a minute of manners and musings
social etiquette or business etiquette?
The lines between social etiquette and business etiquette can blur to the point of nonexistence. The really savvy professional knows this and uses skills from both schools of thought to the advantage of the business. The less-than-savvy professional wrongly believes that once he/she leaves the office and heads to a dinner party, it’s time the part-y and drink up.
Recently, I held a small event to offer attendees a chance to understand and practice the rules of etiquette that should be executed with perfection whether you are at home or at the office. And, remember, some etiquette rules change with time, so watch out that you don’t appear outdated!
As a host, it’s not necessary that bring out the silver just because you are having friends over – even work friends that you want to impress. Old etiquette rules would have you wound tight over a few weeds or too few linen cocktail napkins. New etiquette tells us to relax! The goal of any event is to ensure your guests are happy and relaxed. So, choose a couple of really delicious nibbles and be done.
The host is also responsible for knowing his or her audience. If your crowd is laid back and informal, be sure the environment is one that they will enjoy. You wouldn’t serve ribs and beer to the Garden Club or tea sandwiches to the little league ball coaches. The real challenge is to execute your role with enough finesse to ensure guests know you took the time to prepare for their arrival without being imposing. Look for ways to compromise, like chilling sparkling wine in a planter and serving drinks in stemless glasses rather than the more formal alternatives.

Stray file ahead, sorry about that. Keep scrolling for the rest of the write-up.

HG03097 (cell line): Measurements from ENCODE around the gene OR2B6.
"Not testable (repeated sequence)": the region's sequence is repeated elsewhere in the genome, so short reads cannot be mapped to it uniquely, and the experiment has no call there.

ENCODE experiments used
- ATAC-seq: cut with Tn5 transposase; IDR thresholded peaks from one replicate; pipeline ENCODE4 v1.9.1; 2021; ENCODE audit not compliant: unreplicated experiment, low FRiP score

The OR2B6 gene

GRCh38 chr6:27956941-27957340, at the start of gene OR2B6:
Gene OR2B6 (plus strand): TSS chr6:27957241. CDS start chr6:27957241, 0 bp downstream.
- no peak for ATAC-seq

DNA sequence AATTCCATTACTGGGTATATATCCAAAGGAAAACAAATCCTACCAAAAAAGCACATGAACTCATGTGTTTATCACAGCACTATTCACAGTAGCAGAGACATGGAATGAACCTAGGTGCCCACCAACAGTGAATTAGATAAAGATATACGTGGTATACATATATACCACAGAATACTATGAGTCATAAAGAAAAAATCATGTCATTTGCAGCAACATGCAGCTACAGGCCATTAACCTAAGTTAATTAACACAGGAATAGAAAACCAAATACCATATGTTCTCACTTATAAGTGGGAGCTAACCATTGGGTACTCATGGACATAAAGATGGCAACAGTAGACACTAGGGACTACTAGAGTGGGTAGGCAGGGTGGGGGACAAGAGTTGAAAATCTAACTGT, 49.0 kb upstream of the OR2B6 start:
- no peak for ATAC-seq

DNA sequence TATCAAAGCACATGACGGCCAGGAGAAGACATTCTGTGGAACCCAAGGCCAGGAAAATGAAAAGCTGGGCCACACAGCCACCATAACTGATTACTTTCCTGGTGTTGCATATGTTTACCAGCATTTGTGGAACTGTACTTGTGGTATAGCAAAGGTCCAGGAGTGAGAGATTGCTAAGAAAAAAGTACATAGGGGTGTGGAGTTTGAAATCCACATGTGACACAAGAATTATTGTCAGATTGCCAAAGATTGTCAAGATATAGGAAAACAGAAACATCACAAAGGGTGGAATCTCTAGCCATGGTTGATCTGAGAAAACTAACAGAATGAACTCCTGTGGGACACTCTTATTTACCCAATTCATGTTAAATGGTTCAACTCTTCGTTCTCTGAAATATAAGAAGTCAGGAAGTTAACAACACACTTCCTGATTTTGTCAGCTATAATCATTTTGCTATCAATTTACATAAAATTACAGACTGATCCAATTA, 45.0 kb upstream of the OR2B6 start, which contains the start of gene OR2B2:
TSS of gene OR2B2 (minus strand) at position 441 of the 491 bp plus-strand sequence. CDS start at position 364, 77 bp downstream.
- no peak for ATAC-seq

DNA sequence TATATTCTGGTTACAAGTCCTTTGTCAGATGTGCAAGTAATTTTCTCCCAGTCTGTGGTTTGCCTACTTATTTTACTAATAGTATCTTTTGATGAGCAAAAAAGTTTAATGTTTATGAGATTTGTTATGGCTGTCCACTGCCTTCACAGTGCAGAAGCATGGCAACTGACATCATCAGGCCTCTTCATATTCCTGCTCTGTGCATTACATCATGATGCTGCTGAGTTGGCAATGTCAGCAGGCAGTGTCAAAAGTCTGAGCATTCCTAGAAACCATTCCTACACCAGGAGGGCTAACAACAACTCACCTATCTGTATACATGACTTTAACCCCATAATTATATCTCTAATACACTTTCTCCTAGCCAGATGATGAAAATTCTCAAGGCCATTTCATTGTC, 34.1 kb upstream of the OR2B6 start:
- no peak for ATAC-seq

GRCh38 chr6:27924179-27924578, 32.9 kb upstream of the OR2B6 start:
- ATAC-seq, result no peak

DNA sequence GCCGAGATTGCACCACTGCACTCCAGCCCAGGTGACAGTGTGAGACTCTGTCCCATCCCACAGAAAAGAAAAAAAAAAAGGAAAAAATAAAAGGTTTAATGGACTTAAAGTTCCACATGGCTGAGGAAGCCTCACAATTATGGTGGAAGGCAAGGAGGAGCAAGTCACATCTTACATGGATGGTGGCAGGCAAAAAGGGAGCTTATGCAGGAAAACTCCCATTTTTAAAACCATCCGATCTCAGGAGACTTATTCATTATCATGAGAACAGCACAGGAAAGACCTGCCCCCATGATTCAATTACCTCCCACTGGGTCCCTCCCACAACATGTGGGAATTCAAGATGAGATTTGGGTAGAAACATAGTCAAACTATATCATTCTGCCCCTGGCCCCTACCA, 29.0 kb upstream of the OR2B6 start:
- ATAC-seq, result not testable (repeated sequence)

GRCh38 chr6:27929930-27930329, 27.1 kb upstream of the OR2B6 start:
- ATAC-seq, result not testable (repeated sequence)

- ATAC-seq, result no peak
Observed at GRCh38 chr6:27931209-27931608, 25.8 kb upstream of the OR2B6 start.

As a guest, you, too, have a role to fill. It is imperative that you make yourself known to your hosts and the others in attendance. To your hosts, you should express your appreciation for being invited. To your fellow guests, you should be friendly, open and engaging. You may find that you need to brush up on some of your social skills like introducing yourself or introducing others. You may even need a refresher on how to handle yourself with food and drink (clink a toast with the bottom of your glass so no germs as swapped, food goes from tray to napkin to mouth, etc.) If you are with coworkers, they will notice if you stumble through happy hour and will be less likely to bring you in on a project with a new client. They certainly will not want any awkward moments when a deal is on the table.
New etiquette dictates that we all behave in a way that makes others feel good and makes ourselves look good. This is no less true on a patio than in a board room.